Hour of Media Shame

Hour of Media Shame

One casualty of the war on Iraq has been the image of the Western media.


Katmandu, Nepal

One casualty of the war on Iraq has been the image of Western media as the exemplar of journalistic accomplishment. For decades, journalists worldwide, in the developing world in particular, looked up to the US press with awe (that word!) and respect, as models of probity, independence, courage and investigative zeal. Watergate was the catchword.

Well, it turns out that they just had not been tested. When the time came for American editors, reporters, studio anchors and producers to stand up to the establishment amid the mass expectation of the public, their feet turned to clay.

The March 30 New York Times had this headline in a piece by David Sanger: “As a Quick Victory Grows Less Likely, Doubts Are Quietly Voiced.” When American politicians and journalists raise doubts “quietly,” what distinguishes them from their peers all over the world, in countries underdeveloped or overdeveloped?

It started after September 11, 2001, when television, press and radio began to ply the American public with what it wanted to hear about the rest of the world. This was then force-fed to the rest of the world. In the run-up to Gulf War II, the American press did not question or caution, at one with the weak-kneed representatives and senators who gave George W. Bush carte blanche to misrepresent his way to war.

Perhaps the worst hour of Western journalism is when its embeds or operatives–hardly journalists–reported on heroics on the desert road to Baghdad, while displaying an unwillingness to present any direct connection between the blazing night sky on television and the death and maiming of civilians on the ground.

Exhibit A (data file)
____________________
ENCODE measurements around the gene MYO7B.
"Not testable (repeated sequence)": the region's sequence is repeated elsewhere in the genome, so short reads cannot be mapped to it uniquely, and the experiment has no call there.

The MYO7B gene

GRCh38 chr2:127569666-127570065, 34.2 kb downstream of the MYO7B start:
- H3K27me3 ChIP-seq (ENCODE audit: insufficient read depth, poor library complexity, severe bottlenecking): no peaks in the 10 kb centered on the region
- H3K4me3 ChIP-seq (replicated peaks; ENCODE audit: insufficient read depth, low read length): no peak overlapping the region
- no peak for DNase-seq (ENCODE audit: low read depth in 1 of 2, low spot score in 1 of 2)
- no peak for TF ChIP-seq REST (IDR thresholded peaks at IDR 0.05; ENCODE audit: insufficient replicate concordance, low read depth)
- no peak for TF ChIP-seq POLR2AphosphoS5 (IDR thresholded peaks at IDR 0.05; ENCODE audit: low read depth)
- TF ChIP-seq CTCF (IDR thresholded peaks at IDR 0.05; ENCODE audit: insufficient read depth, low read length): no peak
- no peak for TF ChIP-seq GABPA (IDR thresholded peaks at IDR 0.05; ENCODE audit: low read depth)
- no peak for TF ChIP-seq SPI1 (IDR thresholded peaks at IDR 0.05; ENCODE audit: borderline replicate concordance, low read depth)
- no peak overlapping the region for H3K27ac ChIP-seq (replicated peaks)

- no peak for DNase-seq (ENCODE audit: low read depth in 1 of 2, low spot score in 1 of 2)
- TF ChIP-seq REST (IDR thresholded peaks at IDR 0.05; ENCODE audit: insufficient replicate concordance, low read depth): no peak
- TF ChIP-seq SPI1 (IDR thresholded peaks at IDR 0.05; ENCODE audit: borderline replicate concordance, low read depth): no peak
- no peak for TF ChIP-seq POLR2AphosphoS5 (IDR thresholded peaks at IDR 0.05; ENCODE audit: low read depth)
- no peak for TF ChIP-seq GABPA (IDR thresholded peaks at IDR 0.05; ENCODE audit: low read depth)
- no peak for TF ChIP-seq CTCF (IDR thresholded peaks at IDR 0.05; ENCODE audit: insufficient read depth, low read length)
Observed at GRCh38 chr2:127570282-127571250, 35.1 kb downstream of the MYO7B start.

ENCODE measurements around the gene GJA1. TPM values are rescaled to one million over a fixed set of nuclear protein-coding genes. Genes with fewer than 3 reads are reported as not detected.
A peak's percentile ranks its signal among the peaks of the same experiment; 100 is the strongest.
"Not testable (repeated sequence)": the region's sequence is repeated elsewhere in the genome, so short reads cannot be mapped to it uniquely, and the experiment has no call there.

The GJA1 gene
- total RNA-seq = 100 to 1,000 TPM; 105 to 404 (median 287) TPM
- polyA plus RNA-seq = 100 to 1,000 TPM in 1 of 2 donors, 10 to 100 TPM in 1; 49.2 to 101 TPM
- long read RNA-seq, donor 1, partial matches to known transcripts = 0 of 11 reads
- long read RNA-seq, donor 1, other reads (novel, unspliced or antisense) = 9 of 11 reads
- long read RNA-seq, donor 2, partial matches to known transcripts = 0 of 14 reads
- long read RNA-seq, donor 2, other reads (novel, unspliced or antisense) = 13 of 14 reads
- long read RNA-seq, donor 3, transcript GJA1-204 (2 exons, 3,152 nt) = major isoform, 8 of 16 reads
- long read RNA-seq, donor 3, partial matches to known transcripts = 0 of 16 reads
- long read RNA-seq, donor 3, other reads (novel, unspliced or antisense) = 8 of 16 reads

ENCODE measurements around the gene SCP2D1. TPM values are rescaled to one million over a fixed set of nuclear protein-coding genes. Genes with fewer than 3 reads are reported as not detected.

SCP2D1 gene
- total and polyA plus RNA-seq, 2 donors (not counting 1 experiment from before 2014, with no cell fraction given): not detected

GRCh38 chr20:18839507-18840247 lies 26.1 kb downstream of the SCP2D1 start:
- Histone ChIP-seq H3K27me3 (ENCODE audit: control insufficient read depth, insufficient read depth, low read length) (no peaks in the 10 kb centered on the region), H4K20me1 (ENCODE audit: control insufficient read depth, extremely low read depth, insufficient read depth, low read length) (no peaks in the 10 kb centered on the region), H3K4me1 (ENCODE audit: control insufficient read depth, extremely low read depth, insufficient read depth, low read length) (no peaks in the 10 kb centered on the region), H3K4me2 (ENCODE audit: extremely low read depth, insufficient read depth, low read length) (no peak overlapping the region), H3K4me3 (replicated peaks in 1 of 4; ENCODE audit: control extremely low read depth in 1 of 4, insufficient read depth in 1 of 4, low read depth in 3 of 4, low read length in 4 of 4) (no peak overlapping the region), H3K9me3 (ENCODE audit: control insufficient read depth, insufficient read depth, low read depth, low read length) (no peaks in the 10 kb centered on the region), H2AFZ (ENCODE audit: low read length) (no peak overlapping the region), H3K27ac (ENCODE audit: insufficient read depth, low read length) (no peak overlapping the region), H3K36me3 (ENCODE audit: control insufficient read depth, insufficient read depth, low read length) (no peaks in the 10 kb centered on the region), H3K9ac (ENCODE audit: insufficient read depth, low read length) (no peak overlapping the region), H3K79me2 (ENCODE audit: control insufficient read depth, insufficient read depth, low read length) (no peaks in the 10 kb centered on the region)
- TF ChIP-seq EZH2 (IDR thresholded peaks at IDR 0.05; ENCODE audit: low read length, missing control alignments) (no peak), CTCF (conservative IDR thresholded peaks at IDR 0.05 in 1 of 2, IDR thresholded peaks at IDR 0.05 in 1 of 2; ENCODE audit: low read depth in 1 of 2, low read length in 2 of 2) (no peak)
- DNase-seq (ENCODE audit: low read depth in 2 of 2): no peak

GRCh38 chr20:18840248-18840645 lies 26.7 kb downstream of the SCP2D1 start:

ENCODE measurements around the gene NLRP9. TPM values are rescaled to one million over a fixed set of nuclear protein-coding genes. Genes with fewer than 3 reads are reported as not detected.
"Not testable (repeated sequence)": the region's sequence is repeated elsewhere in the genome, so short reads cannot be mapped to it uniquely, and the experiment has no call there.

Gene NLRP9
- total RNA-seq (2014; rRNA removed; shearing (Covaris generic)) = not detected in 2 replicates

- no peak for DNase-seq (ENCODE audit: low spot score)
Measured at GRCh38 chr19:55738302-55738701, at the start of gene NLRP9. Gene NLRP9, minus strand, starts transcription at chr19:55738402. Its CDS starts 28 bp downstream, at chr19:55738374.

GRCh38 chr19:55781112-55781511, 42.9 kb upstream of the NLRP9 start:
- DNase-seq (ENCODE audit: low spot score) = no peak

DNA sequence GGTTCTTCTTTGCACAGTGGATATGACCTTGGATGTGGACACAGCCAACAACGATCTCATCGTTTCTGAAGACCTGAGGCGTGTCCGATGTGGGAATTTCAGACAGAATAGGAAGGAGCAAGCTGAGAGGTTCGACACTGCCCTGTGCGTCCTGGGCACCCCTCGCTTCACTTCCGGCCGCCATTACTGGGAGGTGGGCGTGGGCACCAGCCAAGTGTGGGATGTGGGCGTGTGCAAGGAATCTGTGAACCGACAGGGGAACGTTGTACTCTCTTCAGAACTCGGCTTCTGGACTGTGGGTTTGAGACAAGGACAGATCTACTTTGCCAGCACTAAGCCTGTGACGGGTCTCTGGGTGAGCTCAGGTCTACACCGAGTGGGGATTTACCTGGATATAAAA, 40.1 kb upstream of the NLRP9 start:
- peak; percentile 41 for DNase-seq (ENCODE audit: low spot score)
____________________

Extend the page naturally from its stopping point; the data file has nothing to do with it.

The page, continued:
To save the sentiments of viewers at home, the channels prefer not to show images of dead, bleeding or destitute people. With its power and reach, Western satellite media dehumanize Arab men, women and children, which is why we do not feel heavier stabs of pain as rockets, cruise missiles and laser-guided bombs explode in inhabited cities.

An Iraqi missile harmlessly hitting a Kuwaiti shopping center received far more airtime than dozens of dead in a Baghdad market. Armored columns were hailed for the speed with which they rushed through the empty desert. American public relations generals talk down to reporters so submissive that it reminds one of the government press in tinpot dictatorships.

It seems time to cast aside America as media role model. American journalists are acting no differently from journalists in repressive societies when they cower before the vehement beliefs of the ruling elite. Fear of being labeled unpatriotic forces US reporters to toe the line, the same way it happens in, say, Nepal, India, Pakistan, Kenya, Thailand…or Iraq.

As the contradictions and hypocrisy of the American media continue to unfold on television screens and downloaded articles worldwide, no one need feel any sense of superiority. For it is a tragedy when the tutor is found wanting. No one should presume to claim a moral ground higher than the reporters so thankfully picking up morsels thrown their way by Centcom.

The times call for humility–journalists everywhere have their insecurities and inadequacies. As we watch television reporters and anchors make a mockery of their craft, the only respectable response is to search within ourselves, and our motives, every time we file a story. With the Western ideal so blatantly exposed, we must now live in a world where we establish our own standards and then live up to them.

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